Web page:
The Newport Chemical Depot along with five other Indiana bases and nearly 800 military locations nationwide were recommended for closure by the Pentagon Friday.
Newport Representative Dennis Lindsey said it's important to note this is only a recommendation.
"We found out about it the same way everyone else did," Lindsey said, referring to an e-mail the depot received Friday.
According to the U.S. Department of Defense, "The President must approve and submit the commission's recommendations to the Congress for review and appropriate action. The entire process is expected to be completed by the end of 2005."
The possibility of a closing is made easier because Lindsey said Newport was always considered "non-enduring."
The DOD expects to save nearly $50 billion on the closings and realignings that could potentially effect the almost 1,000 Newport employees.
Secretary of Defense Donald Rumsfeld said the cuts will better position U.S. forces to confront this century's threats.
Lindsey said the military personnel at the plant will most likely be relocated. However, the future of the civilian jobs is in the hands of the government.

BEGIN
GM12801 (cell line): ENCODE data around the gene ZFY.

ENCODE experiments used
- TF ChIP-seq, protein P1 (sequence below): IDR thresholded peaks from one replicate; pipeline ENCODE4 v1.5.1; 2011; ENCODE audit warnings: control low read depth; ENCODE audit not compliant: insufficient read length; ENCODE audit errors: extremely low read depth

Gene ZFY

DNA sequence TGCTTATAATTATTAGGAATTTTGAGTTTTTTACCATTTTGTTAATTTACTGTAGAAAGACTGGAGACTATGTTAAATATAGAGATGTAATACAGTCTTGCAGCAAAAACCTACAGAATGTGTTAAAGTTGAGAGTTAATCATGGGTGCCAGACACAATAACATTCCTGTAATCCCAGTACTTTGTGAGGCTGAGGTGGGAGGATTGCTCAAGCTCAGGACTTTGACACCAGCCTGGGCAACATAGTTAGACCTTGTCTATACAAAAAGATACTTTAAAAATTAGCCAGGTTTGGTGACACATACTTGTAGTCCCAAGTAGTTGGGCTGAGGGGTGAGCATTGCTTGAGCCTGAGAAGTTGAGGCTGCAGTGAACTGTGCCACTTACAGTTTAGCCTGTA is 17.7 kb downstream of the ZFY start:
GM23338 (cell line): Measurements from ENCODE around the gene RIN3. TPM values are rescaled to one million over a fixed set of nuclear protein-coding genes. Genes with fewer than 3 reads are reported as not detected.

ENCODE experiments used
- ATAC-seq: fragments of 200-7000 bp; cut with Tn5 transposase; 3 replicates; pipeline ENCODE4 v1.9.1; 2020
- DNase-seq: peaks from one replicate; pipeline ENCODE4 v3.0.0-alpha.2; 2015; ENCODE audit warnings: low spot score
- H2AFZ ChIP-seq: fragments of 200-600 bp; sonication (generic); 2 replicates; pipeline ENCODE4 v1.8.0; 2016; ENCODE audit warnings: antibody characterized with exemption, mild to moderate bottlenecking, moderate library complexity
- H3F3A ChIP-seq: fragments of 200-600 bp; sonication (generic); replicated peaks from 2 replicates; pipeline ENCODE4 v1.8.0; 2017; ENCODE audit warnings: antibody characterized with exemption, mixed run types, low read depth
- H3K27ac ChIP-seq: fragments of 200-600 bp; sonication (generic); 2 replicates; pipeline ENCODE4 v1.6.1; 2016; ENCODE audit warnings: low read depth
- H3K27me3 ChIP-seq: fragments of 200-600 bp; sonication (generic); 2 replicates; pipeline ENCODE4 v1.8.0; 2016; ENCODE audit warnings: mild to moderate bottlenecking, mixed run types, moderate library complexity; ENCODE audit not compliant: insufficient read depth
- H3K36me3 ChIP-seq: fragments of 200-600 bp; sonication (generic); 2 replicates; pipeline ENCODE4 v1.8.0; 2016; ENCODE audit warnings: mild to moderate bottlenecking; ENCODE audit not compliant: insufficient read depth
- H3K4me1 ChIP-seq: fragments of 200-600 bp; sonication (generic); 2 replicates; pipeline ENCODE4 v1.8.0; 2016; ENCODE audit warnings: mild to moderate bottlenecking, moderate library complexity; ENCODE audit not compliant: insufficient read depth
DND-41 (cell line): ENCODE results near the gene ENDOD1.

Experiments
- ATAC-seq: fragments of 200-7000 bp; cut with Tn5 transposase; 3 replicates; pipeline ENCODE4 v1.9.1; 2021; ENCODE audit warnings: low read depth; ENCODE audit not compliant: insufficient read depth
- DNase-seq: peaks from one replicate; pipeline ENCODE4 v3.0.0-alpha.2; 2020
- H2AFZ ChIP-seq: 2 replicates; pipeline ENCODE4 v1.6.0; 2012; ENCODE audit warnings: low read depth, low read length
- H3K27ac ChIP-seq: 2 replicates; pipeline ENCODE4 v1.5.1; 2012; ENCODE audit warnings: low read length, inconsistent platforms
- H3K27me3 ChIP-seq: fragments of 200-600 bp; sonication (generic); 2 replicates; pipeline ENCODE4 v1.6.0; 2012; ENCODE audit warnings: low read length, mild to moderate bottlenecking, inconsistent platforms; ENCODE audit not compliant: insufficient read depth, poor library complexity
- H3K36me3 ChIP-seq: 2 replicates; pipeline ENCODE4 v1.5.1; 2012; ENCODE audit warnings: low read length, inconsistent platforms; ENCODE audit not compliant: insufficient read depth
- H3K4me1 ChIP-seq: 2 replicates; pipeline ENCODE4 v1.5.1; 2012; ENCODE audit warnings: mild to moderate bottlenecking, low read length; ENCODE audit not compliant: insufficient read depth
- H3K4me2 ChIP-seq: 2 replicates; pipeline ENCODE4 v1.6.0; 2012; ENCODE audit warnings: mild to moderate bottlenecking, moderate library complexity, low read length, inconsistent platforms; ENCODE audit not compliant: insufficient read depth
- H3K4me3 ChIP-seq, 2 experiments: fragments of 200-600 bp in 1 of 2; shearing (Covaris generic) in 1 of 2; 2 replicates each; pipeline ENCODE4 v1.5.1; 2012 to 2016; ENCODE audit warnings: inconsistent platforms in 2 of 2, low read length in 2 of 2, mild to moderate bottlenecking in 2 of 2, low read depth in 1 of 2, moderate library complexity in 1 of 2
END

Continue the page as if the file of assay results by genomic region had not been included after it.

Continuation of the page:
"The government usually tries to help folks try to find jobs," he said.
Five other bases in Indiana are at risk of closure, including New Marine Corps Reserve Center, Grissom Air Reserve Base, Bunker Hill; Navy Recruiting District Headquarters, Indianapolis; Navy Reserve Center, Evansville; U.S. Army Reserve Center, Lafayette and U.S. Army Reserve Center, Seston.
Other military employee cuts could include nearly 700 of Crane Naval Surface Warfare Center's 4,000 jobs, according to the Associated Press.
The Air National Guard base at Hulman Field in Terre Haute will realign its current mission, but will not be closing, according to information from the United States Air Force.
The Newport Chemical Depot has been operating since World War II, but its primary purpose now is the neutralization of more than 12,000 tons of VX nerve agent stored there, Lindsey said.